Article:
site. For example, a database at the primary site won't consider a
transaction having completed until the underlying storage system
indicates that the changed data has been stored on disk. If the storage
system is configured for synchronous replication, that also means that
the change is on disk at the DR site, too. If a disaster occurs at the
primary site, there's no data loss when the database is recovered from
the DR site because no transactions were committed that weren't also
propagated to the DR site. So using synchronous replication it's
possible to implement a DR strategy with zero data loss in the event of
disaster -- at great cost, discussed below.
By contrast, asynchronous replication means that the
storage system can acknowledge changes before they've been replicated to
the DR site. In the database example, the database (still using
synchronous i/o at the primary site) considers the transaction completed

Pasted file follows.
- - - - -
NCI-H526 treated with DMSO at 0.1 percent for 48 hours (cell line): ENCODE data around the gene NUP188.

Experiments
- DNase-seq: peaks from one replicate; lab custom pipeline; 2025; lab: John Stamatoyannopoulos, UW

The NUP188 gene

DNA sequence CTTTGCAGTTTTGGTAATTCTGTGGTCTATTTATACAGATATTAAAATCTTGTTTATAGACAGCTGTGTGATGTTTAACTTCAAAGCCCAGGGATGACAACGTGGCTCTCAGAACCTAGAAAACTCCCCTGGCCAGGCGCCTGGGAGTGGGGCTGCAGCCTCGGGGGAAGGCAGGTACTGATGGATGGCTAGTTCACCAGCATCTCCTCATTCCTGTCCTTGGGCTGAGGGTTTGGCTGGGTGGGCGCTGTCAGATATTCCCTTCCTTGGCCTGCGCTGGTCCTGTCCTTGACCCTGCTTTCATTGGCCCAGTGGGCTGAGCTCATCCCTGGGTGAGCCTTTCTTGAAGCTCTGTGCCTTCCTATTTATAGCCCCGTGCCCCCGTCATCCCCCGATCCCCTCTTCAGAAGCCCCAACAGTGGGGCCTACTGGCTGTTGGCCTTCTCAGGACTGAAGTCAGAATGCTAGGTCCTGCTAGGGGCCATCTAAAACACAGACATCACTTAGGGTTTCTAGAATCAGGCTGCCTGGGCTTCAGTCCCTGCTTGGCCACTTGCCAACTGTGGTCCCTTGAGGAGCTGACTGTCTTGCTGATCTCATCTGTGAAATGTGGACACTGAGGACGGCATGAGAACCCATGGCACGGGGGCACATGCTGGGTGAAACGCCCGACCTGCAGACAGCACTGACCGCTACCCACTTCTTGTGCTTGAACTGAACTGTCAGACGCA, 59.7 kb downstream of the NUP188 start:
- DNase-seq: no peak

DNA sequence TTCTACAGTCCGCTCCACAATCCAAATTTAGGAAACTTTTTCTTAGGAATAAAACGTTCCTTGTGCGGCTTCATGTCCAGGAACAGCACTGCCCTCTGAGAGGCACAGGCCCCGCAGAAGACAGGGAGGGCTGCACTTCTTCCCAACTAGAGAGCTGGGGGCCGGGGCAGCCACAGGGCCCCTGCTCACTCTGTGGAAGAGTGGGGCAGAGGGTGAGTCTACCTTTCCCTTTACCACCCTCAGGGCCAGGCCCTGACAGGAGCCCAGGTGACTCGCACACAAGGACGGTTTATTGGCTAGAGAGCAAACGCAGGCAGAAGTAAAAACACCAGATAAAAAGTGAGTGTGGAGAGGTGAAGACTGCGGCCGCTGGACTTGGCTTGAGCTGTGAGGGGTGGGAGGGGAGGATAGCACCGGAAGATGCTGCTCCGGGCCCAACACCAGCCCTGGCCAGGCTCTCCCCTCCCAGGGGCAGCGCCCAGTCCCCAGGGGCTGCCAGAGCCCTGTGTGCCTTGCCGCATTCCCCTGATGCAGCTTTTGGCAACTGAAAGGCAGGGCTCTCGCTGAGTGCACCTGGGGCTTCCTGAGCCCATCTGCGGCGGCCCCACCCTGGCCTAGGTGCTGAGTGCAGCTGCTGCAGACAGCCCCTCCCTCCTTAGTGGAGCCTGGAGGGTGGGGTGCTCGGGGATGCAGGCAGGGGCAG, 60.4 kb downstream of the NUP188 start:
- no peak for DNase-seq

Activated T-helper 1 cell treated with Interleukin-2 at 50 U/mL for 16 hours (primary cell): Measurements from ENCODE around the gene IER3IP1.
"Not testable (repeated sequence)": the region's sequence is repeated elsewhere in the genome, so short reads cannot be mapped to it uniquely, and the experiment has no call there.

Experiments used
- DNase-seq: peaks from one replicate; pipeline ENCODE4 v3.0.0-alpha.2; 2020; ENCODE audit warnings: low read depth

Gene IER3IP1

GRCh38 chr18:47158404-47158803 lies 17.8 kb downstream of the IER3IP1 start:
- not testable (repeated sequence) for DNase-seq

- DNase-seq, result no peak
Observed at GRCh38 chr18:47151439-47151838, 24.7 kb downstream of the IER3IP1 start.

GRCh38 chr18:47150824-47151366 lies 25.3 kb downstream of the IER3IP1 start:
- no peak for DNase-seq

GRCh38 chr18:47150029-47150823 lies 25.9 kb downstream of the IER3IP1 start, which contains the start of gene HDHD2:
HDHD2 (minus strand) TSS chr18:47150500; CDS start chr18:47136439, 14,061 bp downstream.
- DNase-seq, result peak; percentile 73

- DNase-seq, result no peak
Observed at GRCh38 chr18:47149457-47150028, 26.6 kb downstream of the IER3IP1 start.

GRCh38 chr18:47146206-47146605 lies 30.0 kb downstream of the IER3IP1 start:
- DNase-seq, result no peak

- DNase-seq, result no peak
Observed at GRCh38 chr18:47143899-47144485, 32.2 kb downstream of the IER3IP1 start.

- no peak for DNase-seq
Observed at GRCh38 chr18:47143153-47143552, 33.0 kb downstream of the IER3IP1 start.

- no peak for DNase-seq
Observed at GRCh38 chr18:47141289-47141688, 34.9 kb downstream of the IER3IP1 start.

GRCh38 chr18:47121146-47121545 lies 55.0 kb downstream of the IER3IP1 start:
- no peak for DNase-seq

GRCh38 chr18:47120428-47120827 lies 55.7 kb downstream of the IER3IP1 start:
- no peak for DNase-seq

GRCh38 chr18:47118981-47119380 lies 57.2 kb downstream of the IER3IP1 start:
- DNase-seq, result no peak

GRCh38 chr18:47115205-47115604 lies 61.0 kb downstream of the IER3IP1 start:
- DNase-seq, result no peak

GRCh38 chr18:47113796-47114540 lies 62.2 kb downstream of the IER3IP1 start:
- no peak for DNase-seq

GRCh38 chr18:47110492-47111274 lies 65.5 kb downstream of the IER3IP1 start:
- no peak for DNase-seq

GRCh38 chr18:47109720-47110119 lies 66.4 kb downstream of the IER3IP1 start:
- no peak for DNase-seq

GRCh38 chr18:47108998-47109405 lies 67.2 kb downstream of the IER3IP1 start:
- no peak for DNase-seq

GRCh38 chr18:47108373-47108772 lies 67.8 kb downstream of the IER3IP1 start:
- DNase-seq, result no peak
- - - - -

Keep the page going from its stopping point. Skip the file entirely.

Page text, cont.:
as long as the data is on disk at the primary site. If a disaster
occurs at the primary site, the data that hasn't been replicated will be
lost. This sounds bad, but if your RPO is 30 minutes and the primary
site replicates to the target every 10 minutes, for example, then you
can still meet your DR requirements.
As I suggested above, synchronous replication comes at great cost,
particularly in three areas:
- availability: In order to truly guarantee no data
loss, a synchronous replication system must not acknowledge writes
to clients if it can't also replicate that data to the DR site. If
the DR site is unavailable, the system must either explicitly fail
or just block writes until the problem is resolved, depending on
what the application expects. Either way, the entire system now
fails if any combination of the primary site, the DR site, or the
network link between them fails, instead of just the primary site.
If you've got 99% reliability in each of these components, the
system's probability of failure goes from 1% to almost 3%
(1 - .993).
- performance: In a system using synchronous
replication, the latency of client writes includes the time to write